Thank you to Lions running back Reggie Bush for making a statement and making a difference and getting people to debate. Thank you for taking the heat and not apologizing.

Bush made a simple gesture by wearing a t-shirt during Lions pre-game Sunday that said “I can’t breathe” but he made a powerful statement because people noticed and they felt the need to comment and spark debate.

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The video of a police officer choking out New York resident Eric Garner is reprehensible. I don’t care that Garner protested the arrest or raised his voice. He should not have been treated like an animal and he should not be dead.

There is a rage in the black community that must be suppressed and there is anger among some white police officers that must be addressed. It is a bad and deadly mix.

If Eric Garner were white he would be alive today.

If Michael Brown were white he’d be alive today to tell his story to a grand juror.

Let me explain to you why.

The life of black males is not as valued. You can see it on the video tape when Garner was choked out. He said 11 times I cannot breathe. The officer did not let go of the hold until it was too late and none of the other arresting officers told him to let go.

And when he lay in the middle of the street nobody tried to resuscitate him. They let him die.

I felt like I was in the street dying like Garner. This video really affected me.

A black male is 21 times more likely to be killed during an arrest than a white person.

Here is the second part of this deadly mix. Black males are angry. They are more likely to be stopped and searched, whether they committed a crime or not. And yes I acknowledge that we commit too many crimes but let me give you my experience.

When I was younger I knew I was being followed in stores. I was young and black and a part of me understood that. I never stole but I knew people that did. I did my shopping and moved on.

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Now let me explain where the anger comes in. I am 55 now with a family, two jobs and harbor the same conscious that I have no right to something that does not belong to me. I think I earned the benefit of the doubt.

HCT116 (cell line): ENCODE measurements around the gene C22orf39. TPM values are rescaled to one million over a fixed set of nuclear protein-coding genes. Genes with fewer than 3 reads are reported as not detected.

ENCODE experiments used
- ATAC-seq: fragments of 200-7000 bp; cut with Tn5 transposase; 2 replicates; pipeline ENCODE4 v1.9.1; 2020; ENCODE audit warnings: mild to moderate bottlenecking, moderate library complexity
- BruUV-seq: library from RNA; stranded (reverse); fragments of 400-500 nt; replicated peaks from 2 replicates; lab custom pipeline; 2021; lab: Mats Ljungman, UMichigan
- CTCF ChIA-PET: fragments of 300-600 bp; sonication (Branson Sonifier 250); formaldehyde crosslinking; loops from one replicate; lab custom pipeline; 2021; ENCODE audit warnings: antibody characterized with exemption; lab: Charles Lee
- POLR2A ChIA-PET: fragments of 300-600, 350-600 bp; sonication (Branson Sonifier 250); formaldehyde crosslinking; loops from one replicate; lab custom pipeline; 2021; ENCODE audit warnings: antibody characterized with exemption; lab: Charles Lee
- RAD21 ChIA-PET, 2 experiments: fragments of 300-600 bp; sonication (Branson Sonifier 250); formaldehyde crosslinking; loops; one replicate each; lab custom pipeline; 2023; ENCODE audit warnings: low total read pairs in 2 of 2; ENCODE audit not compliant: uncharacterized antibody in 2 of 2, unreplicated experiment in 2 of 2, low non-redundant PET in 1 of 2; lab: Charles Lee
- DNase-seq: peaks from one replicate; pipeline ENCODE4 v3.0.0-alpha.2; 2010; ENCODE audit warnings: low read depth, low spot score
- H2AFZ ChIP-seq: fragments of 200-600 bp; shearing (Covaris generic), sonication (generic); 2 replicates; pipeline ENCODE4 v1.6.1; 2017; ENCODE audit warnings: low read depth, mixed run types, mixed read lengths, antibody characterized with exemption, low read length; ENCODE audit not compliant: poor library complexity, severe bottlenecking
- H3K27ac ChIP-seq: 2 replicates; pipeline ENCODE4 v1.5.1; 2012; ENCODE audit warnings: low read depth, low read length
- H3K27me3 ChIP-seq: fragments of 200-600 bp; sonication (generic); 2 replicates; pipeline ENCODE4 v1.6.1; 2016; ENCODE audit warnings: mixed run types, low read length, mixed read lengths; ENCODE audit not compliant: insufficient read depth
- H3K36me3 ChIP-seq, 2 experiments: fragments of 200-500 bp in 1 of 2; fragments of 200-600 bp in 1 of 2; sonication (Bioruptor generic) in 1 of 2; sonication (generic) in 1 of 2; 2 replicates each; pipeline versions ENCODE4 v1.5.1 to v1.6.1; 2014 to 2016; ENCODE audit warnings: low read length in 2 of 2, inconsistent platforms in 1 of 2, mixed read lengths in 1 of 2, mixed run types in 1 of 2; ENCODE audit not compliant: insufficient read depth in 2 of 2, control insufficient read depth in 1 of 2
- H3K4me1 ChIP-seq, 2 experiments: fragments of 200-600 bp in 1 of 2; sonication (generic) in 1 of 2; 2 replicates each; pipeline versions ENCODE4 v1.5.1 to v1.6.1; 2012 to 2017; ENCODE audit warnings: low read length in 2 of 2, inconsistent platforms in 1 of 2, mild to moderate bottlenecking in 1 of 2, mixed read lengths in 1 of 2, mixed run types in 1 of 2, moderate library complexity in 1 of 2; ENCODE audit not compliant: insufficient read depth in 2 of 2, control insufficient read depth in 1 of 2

But late last spring I was in a major department store and there was a security guy pretending not to be looking at me. He was a little too obvious. I gave him the benefit of the doubt and move to another department.

He followed me. And I was shocked how angry I became. I felt heat coming from my neck. It was a rage that shocked me. I never expected it. But I questioned why he did not follow the other 25 shoppers that were in the store at the time.
“Really,” I said out loud.

The man disappeared.

When the police pulled me over for speeding and running a red light I did not get angry. I knew I did something wrong. I accepted my punishment. The anger came when I knew I did nothing wrong. Garner became angry because he felt he did nothing wrong. And let’s assume he sold individual cigarettes in the streets. That’s a capital crime?

This problem will not end any time soon because we are debating the wrong things.

You want to talk about Garner resisting arrest, which I disagree with. He told the officer to leave him alone but he did not resist arrest.

You want to talk about people committing crimes although Garner very well might not have committed a crime.

The debate should be how can we get white police and black males to trust one another? How can we diminish the rage inside black males that I admit remains inside of me?
How can we get police to view black life the same as white life?

That is where the debate needs to begin and end. But it has not started yet which means we are headed for another incident that will split us among racial lines again.

Some of you are upset that Bush brought attention to this subject. I am not. We cannot continue to ignore issues and professional athletes need to make statements because quite often they are the only people the public listens to.

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Foster can be reached at Terry.Foster@cbsradio.com. Twitter: TerryFoster971.